Why bother with poetry?

There’s a moment in every business writing workshop when the anxiety levels suddenly rise. People wince. Their shoulders hunch up. The sense of terror is palpable. It happens when you mention the idea of writing, or even just reading, some poetry. I call it ‘dropping the P-bomb’. It’s a shame.

Poetry shouldn’t be a thing for anyone to fear, but they do. Writer Gregory Orr says something has gone wrong with the way we think about poetry; we’ve lost touch with its value and purpose. “Many people I know feel that poetry is a test they can only pass if they are smart enough or sensitive enough, and most fear they will fail,” he writes. “Many refuse the test altogether – never read poetry – for fear of failure.”

The special thing about poetry, he continues, is not that you have to be exceptionally intelligent and sensitive to make or read it; quite the opposite. It’s that every culture on the planet today – in their 3,000 different languages – creates poetry in some form or other. And that’s been true since the emergence of written culture. There are Egyptian love poems recorded on scraps of papyrus 3,300 years old. That’s about 600 years before anyone wrote down the Iliad.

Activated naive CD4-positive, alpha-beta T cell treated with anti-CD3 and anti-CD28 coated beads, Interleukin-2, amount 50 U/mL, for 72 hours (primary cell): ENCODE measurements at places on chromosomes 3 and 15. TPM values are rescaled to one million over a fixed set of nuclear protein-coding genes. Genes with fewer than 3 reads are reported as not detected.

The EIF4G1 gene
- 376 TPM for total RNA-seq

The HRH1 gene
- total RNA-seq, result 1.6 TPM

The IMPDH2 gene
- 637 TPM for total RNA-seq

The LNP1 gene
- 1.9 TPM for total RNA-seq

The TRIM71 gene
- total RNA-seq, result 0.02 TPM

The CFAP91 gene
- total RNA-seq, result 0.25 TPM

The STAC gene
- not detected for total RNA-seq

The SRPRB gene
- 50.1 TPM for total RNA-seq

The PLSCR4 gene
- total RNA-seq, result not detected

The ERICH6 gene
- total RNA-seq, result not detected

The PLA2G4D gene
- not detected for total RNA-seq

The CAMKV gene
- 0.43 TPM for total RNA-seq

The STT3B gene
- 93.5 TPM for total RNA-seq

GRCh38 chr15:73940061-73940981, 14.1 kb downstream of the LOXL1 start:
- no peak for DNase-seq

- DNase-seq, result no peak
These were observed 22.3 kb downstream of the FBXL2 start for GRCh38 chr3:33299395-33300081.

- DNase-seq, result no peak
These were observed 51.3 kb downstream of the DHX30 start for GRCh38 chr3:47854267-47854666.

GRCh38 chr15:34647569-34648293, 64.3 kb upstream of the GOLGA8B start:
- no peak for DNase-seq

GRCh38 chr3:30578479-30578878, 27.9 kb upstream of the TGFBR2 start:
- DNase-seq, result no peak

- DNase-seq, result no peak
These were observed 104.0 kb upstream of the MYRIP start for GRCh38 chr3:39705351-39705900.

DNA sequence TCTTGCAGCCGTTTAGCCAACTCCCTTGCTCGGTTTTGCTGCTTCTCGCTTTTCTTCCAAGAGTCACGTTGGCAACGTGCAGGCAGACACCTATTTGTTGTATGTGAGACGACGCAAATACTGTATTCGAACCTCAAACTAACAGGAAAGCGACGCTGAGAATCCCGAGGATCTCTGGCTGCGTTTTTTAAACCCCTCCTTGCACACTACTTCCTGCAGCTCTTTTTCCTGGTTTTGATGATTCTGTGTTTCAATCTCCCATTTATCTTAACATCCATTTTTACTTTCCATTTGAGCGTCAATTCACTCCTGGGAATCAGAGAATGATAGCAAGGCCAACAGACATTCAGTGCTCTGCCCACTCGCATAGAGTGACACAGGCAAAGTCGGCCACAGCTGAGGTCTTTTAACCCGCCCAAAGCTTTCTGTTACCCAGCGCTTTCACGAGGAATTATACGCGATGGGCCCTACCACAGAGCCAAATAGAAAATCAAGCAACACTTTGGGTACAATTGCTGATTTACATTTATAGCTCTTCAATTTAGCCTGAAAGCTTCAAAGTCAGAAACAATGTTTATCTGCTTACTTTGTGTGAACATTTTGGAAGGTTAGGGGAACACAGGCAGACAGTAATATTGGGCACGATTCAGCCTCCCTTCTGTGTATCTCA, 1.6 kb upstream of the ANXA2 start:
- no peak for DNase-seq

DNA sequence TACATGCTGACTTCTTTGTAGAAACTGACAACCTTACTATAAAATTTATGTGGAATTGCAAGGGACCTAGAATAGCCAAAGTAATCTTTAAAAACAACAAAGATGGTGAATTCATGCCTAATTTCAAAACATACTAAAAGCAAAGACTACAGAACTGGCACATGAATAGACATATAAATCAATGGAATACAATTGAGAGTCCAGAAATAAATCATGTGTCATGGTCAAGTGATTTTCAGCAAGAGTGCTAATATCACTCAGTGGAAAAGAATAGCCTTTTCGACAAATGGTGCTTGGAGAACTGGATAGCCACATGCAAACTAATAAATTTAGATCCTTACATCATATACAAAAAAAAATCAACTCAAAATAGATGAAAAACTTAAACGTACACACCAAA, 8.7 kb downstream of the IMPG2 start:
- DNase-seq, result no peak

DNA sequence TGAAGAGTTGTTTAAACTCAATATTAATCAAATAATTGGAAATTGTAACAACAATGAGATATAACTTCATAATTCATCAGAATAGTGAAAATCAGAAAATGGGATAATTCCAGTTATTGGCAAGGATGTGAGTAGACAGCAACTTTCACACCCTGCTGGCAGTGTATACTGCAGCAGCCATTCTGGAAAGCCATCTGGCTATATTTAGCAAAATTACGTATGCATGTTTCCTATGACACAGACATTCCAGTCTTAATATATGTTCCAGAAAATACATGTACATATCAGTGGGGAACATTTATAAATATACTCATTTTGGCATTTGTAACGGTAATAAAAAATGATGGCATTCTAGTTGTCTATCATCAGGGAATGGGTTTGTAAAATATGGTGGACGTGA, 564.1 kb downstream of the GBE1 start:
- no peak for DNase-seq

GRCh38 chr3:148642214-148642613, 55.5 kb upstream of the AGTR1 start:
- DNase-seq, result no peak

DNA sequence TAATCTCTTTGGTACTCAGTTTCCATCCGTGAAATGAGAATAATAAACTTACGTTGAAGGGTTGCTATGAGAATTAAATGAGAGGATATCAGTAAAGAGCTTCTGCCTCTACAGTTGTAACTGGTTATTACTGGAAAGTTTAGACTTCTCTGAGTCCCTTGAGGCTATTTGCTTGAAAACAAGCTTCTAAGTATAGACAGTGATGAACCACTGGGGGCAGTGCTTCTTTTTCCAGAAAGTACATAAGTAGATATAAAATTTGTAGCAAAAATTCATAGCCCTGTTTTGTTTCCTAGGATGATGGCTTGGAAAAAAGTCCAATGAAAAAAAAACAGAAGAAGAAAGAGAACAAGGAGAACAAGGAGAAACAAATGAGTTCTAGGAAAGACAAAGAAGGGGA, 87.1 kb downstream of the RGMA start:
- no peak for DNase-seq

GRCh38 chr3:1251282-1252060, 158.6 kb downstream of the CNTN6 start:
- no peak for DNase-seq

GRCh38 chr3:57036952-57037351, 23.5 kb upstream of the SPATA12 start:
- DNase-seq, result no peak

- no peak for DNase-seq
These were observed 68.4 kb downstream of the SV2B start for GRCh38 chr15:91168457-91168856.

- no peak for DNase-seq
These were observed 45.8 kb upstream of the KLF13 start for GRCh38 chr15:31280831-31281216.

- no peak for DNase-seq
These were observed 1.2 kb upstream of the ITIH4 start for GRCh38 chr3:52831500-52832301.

Why has poetry – and specifically lyric poetry that uses the first person “I…” – endured? Because it does something that other forms of writing doesn’t, says Orr. “Its function is to help us express and regulate our emotional lives, which are confusing and sometimes opaque to us.”

People have written personal poetry for thousands of years because it helps them survive “the existential crises represented by the extremeties of subjectivity and also by such outer circumstance as poverty, suffering, pain, illness, violence or loss of a loved one.”

The kind of crap that happens to us today happened in ancient Egypt too. When you make a poem of it, two things happen: you get some distance from it, by moving it into the world of language, so you can have a different perspective on it; and you get to actively (re)shape it, rather than passively endure it.

Orr talks about the day he first wrote a poem in English class at school: “It changed my life. I had a sudden sense that the language was magical , unlike language in fiction: that it could create or transform reality rather than simply describe it.”

To me, that sounds like a good reason for writing poetry. And to Orr’s list of traumas, I’ll add a positive turn. Poetry is also a way to notice and celebrate our capacity for delight, joy and love; of wonder at the world and our experience of moving through it.

We instinctively know that poetry has this special power. At life’s extreme moments – from births and funerals to birthdays and weddings – we use it to express what we feel but can’t find the words for.

And in that process of looking for, reading, hearing or writing just the right words, we can transform both what we feel and our capacity for feeling.

Now, imagine if we tapped into that power every day?